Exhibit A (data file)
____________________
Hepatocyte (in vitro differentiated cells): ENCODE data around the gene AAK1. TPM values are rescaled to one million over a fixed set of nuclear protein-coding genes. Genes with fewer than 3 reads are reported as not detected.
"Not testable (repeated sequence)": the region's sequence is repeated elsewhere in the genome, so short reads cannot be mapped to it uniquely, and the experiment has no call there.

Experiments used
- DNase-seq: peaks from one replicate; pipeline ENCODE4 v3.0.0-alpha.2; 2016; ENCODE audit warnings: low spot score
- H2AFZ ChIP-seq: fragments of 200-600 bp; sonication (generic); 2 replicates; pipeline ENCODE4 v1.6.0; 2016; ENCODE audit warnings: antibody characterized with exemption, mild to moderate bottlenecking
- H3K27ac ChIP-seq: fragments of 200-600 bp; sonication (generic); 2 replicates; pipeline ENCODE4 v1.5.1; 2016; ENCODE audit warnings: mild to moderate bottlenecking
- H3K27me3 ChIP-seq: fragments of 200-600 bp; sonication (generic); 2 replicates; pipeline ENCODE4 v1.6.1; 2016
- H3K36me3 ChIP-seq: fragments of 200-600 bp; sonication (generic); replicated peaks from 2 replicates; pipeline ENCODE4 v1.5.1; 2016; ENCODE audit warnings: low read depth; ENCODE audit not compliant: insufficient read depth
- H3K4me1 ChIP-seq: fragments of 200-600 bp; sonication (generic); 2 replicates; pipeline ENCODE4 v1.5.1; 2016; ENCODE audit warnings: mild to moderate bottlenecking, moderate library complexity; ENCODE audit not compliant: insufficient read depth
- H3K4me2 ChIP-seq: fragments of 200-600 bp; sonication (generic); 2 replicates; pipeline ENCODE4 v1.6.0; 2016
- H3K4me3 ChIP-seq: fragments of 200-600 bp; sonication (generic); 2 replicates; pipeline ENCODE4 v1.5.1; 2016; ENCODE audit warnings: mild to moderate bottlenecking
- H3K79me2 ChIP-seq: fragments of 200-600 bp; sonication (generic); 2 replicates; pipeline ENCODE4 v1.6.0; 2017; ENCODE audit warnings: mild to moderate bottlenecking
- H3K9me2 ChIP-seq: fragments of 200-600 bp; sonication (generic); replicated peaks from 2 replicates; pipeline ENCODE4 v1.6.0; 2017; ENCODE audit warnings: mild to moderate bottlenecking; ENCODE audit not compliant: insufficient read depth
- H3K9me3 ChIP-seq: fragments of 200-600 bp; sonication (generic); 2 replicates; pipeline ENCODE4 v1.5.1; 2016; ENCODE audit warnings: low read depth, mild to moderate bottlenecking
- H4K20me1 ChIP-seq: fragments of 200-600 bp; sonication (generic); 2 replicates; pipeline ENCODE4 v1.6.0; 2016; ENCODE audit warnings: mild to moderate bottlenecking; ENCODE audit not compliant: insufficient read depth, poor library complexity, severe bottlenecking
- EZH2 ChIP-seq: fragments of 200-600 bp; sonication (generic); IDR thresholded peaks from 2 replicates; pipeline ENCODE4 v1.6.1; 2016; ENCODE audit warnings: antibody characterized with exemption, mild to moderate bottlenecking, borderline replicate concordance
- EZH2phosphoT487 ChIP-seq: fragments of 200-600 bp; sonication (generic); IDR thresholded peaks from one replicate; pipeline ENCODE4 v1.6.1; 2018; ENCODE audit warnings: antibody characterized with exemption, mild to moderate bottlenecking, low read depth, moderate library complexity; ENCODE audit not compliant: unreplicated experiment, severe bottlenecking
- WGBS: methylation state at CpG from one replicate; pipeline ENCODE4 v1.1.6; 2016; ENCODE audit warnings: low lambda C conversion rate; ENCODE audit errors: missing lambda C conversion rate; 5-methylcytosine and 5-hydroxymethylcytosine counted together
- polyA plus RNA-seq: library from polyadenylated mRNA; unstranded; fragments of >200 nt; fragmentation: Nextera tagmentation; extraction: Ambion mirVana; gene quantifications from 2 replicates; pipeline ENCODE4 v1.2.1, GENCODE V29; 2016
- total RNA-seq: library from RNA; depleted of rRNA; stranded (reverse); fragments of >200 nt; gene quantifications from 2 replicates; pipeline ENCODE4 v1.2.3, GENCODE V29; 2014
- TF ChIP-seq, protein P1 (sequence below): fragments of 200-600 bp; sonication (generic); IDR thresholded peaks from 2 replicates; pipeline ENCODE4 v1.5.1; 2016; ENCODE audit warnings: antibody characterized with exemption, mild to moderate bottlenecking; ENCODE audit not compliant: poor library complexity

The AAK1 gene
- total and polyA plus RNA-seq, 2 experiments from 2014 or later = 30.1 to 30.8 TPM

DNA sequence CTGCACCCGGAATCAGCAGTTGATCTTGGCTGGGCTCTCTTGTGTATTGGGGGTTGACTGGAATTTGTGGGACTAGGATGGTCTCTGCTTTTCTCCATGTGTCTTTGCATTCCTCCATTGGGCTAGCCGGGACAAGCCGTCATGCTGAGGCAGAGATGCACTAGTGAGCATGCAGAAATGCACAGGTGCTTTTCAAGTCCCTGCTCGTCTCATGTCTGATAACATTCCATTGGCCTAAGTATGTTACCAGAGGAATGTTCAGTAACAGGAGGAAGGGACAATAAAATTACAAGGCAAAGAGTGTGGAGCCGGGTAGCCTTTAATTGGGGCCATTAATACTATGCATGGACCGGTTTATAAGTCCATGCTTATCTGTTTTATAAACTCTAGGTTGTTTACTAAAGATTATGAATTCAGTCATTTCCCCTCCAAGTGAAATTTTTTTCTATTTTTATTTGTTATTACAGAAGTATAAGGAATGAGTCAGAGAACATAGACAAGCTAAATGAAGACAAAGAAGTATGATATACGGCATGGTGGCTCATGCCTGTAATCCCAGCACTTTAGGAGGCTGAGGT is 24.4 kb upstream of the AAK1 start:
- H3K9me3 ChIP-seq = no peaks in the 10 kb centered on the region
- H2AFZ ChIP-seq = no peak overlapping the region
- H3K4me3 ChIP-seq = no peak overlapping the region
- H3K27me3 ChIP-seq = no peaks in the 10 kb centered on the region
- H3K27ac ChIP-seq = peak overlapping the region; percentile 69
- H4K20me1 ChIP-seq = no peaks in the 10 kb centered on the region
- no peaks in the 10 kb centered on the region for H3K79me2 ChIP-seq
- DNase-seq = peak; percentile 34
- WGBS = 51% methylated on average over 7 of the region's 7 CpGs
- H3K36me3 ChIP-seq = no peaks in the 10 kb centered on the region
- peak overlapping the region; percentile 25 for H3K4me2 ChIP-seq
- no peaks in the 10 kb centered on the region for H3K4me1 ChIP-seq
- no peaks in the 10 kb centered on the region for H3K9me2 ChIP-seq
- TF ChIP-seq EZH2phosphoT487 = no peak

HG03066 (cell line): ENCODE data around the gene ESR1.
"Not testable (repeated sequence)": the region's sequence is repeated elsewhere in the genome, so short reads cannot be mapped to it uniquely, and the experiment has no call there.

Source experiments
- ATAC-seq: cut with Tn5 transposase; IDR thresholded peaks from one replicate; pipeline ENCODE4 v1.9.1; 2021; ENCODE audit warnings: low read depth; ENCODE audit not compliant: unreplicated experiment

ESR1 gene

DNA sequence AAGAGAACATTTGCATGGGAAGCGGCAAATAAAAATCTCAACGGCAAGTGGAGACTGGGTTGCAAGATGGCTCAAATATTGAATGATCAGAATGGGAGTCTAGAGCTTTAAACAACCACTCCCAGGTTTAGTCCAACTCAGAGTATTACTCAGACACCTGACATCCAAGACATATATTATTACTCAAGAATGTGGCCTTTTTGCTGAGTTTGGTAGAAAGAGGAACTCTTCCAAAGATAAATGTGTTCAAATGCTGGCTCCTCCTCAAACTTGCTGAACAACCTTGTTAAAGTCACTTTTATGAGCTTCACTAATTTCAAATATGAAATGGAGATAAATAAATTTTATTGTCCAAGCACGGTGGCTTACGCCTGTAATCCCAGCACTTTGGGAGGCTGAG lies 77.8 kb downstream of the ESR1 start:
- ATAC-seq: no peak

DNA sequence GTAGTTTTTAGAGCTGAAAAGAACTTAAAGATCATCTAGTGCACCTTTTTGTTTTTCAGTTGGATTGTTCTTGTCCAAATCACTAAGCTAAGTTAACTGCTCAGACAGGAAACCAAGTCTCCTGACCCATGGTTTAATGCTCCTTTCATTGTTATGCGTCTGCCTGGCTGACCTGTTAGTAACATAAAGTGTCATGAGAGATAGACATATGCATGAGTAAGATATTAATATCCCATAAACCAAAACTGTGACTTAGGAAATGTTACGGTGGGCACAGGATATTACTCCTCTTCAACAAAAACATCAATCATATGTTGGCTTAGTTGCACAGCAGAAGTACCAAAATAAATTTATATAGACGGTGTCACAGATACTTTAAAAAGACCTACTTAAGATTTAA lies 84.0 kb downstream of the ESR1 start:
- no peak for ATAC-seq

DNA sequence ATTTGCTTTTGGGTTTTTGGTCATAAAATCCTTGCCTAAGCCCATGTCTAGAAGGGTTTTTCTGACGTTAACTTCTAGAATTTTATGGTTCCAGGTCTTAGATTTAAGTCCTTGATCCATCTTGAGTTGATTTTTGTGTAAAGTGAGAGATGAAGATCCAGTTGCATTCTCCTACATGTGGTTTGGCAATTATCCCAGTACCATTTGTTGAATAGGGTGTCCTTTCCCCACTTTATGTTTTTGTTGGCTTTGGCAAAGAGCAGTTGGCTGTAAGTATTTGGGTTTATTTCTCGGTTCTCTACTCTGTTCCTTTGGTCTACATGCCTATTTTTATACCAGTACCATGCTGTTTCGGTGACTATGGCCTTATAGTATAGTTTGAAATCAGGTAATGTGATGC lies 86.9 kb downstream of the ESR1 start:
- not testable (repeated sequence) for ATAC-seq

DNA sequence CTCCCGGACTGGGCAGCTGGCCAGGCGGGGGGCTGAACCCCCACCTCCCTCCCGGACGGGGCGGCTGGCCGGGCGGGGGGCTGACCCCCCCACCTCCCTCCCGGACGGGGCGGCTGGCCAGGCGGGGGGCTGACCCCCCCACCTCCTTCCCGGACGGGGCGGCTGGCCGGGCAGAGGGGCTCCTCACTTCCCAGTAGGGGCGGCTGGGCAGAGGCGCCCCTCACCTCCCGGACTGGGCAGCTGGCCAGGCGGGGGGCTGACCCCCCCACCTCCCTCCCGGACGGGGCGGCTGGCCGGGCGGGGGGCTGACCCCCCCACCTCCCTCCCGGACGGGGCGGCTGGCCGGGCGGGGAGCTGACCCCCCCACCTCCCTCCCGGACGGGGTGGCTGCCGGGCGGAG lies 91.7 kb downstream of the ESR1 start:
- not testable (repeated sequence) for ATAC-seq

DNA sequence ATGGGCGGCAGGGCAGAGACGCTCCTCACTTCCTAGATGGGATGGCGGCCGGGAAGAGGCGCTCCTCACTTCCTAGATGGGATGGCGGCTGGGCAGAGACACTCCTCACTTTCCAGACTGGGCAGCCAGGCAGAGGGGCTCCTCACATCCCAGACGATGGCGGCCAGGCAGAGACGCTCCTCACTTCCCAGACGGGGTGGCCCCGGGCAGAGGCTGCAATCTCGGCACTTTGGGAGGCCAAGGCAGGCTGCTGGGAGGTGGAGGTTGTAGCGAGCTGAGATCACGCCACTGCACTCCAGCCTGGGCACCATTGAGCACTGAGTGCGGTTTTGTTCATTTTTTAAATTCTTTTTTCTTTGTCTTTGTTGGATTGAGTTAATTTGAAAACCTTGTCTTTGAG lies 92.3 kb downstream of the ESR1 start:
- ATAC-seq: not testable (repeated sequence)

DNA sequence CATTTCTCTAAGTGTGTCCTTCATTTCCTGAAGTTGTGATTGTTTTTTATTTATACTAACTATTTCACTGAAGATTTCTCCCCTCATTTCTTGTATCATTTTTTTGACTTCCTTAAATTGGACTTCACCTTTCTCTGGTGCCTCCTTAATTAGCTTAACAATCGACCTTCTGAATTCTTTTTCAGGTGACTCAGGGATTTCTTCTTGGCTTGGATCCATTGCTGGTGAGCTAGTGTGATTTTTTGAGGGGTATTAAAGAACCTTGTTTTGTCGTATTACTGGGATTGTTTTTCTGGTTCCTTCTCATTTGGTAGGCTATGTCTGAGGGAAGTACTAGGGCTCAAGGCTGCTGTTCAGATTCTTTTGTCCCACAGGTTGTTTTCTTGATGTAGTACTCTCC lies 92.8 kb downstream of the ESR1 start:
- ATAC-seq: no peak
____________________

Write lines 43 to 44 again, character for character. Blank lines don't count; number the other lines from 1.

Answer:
ESR1 gene

DNA sequence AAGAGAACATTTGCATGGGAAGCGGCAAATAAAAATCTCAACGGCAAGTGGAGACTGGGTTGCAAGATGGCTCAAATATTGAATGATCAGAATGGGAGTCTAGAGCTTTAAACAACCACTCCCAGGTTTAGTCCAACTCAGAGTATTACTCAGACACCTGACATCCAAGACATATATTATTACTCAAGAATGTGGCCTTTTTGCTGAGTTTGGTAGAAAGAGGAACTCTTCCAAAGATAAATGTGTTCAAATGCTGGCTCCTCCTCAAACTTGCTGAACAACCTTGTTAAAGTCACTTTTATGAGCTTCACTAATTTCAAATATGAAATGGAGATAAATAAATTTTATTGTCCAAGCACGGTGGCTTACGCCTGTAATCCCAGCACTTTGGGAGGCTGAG lies 77.8 kb downstream of the ESR1 start: